JRuby and Rails Caching


jruby-ehcache is a JRuby Ehcache library which makes a commonly used subset of Ehcache’s API available to JRuby. All of the strength of Ehcache is there, including BigMemory and the ability to cluster with Terracotta. It can be used directly via its own API, or as a Rails caching provider.


Installation for JRuby

Ehcache JRuby integration is provided by the jruby-ehcache gem. To install it, simply execute:

         jgem install jruby-ehcache


Note that you may need to use “sudo” to install gems on your system.

Installation for Rails

If you want Rails caching support, you should also install the correct gem for your Rails version:

         jgem install jruby-ehcache-rails2 # for Rails 2
jgem install jruby-ehcache-rails3 # for Rails 3


An alternative installation is to simply add the appropriate jruby-ehcache-rails dependency to your Gemfile, and then run a Bundle Install. This will pull in the latest jruby-ehcache gem.


  • JRuby 1.5 and higher
  • Rails 2 for the jruby-ehcache-rails2
  • Rails 3 for the jruby-ehcache-rails3
  • Ehcache 2.4.6 is the declared dependency, although any version of Ehcache will work.

The jruby-ehcache gem comes bundled with the ehcache-core.jar. To use a different version of Ehcache, place the Ehcache jar in the same Classpath as JRuby (for standalone JRuby) or in the Rails lib directory (for Rails).

Configuring Ehcache

Configuring Ehcache for JRuby is done using the same ehcache.xml file as used for native Java Ehcache. The ehcache.xml file can be placed either in your Classpath or, alternatively, can be placed in the same directory as the Ruby file in which you create the CacheManager object from your Ruby code. For a Rails application, the ehcache.xml file should reside in the config directory of the Rails application.

Using the jruby-ehcache API directly

Basic Operations

To make Ehcache available to JRuby:

         require 'ehcache'


Note that, because jruby-ehcache is provided as a Ruby Gem, you must make your Ruby interpreter aware of Ruby Gems in order to load it. You can do this by either including -rubygems on your jruby command line, or you can make Ruby Gems available to JRuby globally by setting the RUBYOPT environment variable as follows:

   export RUBYOPT=rubygems

To create a CacheManager, which you do once when the application starts:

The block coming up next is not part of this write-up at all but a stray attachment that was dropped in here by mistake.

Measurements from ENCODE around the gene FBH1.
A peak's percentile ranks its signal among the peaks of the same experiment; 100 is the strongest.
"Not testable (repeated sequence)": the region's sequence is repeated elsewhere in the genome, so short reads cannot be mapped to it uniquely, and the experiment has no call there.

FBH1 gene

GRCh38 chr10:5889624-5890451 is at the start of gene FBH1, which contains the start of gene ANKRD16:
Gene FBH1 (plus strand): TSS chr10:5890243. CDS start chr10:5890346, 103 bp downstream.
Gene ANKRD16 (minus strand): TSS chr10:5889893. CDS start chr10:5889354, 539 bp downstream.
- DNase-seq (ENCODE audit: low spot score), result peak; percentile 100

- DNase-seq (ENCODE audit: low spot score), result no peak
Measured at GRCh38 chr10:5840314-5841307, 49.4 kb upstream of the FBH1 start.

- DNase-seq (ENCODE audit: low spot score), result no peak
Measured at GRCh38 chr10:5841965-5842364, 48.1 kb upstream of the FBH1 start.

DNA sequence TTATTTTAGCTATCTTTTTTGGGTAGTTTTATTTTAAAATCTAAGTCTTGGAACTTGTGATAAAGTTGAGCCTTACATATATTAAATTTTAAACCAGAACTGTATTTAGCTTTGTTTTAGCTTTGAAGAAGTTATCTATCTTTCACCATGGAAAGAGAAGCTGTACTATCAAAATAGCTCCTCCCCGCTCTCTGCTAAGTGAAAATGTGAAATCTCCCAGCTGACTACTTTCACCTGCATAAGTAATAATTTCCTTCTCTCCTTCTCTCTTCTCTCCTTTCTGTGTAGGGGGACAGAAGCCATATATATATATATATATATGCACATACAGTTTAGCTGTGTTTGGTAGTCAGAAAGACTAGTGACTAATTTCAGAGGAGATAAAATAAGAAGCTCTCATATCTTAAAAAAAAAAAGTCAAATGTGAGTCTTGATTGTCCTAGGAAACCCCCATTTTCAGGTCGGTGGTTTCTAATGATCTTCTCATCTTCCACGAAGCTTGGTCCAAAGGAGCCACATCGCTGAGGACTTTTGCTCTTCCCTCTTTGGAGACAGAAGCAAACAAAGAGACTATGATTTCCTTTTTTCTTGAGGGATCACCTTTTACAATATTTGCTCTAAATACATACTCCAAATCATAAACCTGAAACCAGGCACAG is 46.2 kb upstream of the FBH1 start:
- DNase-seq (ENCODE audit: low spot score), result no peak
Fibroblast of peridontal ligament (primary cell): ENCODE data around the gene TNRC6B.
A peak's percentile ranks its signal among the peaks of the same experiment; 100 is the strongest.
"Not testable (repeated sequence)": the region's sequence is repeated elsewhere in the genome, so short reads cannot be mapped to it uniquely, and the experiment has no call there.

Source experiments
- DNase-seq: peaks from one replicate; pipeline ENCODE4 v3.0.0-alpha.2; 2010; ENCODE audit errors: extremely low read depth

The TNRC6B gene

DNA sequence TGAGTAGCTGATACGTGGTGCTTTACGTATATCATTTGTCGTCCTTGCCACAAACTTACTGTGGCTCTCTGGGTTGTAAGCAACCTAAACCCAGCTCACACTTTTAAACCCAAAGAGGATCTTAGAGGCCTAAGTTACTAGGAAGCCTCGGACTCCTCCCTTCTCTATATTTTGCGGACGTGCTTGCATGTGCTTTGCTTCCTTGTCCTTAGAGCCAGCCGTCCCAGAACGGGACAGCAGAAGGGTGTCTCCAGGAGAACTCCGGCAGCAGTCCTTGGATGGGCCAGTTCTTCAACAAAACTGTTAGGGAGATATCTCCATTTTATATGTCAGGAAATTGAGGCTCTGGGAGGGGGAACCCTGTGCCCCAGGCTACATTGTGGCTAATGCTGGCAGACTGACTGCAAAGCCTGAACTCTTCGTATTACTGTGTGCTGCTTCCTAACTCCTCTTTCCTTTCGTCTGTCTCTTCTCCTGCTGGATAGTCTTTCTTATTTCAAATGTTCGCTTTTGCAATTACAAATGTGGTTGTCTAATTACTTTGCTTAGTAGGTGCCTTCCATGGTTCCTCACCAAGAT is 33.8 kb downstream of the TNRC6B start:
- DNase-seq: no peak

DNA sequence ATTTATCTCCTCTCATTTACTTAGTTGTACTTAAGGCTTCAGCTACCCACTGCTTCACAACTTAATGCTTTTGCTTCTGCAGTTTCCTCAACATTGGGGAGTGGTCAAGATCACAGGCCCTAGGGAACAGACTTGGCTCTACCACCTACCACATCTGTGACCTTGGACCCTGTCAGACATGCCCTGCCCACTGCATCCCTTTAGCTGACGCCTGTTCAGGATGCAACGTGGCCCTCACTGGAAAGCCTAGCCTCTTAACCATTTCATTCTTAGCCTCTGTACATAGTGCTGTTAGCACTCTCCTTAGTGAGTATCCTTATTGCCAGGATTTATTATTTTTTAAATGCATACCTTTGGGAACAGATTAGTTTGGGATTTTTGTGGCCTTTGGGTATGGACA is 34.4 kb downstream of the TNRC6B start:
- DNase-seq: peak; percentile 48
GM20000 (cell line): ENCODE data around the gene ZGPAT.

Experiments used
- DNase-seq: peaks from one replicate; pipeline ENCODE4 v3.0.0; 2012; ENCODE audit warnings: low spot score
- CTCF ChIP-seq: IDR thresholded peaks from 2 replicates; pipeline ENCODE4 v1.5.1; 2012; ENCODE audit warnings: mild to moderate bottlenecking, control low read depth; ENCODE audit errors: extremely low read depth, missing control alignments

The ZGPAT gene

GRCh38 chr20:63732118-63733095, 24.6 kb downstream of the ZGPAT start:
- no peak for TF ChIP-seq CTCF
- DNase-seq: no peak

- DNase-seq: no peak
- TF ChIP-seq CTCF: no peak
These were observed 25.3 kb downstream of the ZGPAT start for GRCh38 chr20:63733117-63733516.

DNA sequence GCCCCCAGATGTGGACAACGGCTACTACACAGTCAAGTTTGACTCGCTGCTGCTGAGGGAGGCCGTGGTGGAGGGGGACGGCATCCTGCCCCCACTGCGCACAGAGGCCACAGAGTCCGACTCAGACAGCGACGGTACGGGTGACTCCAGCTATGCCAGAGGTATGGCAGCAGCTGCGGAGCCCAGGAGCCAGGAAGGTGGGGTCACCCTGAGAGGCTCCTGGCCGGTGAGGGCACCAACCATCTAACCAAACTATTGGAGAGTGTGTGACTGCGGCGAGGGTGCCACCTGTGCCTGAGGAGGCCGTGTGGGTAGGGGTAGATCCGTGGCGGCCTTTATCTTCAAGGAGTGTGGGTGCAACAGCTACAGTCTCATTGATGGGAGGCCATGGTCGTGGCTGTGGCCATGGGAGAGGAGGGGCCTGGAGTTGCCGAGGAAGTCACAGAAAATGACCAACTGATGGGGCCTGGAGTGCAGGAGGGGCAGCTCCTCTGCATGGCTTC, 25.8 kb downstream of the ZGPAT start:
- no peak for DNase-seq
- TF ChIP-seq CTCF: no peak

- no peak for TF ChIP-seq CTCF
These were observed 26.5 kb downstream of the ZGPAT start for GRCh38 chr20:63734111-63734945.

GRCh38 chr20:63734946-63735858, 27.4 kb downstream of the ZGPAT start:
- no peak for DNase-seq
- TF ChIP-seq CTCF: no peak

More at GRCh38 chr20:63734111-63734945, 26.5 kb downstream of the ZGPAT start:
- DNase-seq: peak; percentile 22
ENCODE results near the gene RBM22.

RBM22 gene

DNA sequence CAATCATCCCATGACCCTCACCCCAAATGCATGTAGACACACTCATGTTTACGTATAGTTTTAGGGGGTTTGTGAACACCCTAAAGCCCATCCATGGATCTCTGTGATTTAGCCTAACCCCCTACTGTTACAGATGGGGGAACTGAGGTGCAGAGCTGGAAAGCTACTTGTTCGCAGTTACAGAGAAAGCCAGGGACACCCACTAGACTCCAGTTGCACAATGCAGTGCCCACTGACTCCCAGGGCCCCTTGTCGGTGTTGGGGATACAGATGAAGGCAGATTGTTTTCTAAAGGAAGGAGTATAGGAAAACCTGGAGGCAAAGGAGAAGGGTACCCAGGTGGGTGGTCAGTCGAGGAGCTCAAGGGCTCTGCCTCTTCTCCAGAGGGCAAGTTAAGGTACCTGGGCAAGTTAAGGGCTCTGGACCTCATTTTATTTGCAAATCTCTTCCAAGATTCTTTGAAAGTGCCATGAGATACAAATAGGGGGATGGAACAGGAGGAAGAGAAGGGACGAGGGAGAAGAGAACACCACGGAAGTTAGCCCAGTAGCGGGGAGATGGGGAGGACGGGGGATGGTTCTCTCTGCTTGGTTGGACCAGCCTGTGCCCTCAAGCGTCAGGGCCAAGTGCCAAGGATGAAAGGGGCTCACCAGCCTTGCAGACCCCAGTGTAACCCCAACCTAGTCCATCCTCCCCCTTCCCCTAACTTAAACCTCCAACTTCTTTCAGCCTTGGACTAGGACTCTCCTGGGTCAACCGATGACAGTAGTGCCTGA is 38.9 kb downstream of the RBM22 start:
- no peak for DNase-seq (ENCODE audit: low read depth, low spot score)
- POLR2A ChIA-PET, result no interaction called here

manager = Ehcache::CacheManager.new

To access an existing cache (call it “sampleCache1”):

   cache = manager.cache("sampleCache1")

To create a new cache from the defaultCache:

   cache = manager.cache

To put into a cache:

   cache.put("key", "value", {:ttl => 120})

To get from a cache:

   cache.get("key")  # Returns the Ehcache Element object
cache["key"]      # Returns the value of the element directly

To shut down the CacheManager: This is only when you shut your application down. It is not necessary to call this if the cache is configured for persistence or is clustered with Terracotta, but it is always a good idea to do it.


Supported Properties

The following caching options are supported in JRuby:

PropertyArgument TypeDescription
unlessExist, ifAbsentboolean If true, use the putIfAbsent method.
elementEvictionDataElementEvictionData Sets this element’s eviction data instance.
eternalboolean Sets whether the element is eternal.
timeToIdle, ttiint Sets time to idle.
timeToLive, ttl, expiresInint Sets time to Live.
versionlong Sets the version attribute of the ElementAttributes object.

Example Configuration

   class SimpleEhcache
 #Code here
 require 'ehcache'
 manager = Ehcache::CacheManager.new
 cache = manager.cache
 cache.put("answer", "42", {:ttl => 120})
 answer = cache.get("answer")
 puts "Answer: #{answer.value}"
 question = cache["question"] || 'unknown'
 puts "Question: #{question}"

As you can see from the example, you create a cache using CacheManager.new, and you can control the “time to live” value of a cache entry using the :ttl option in cache.put.

Using Ehcache from within Rails

General Overview

The ehcache.xml file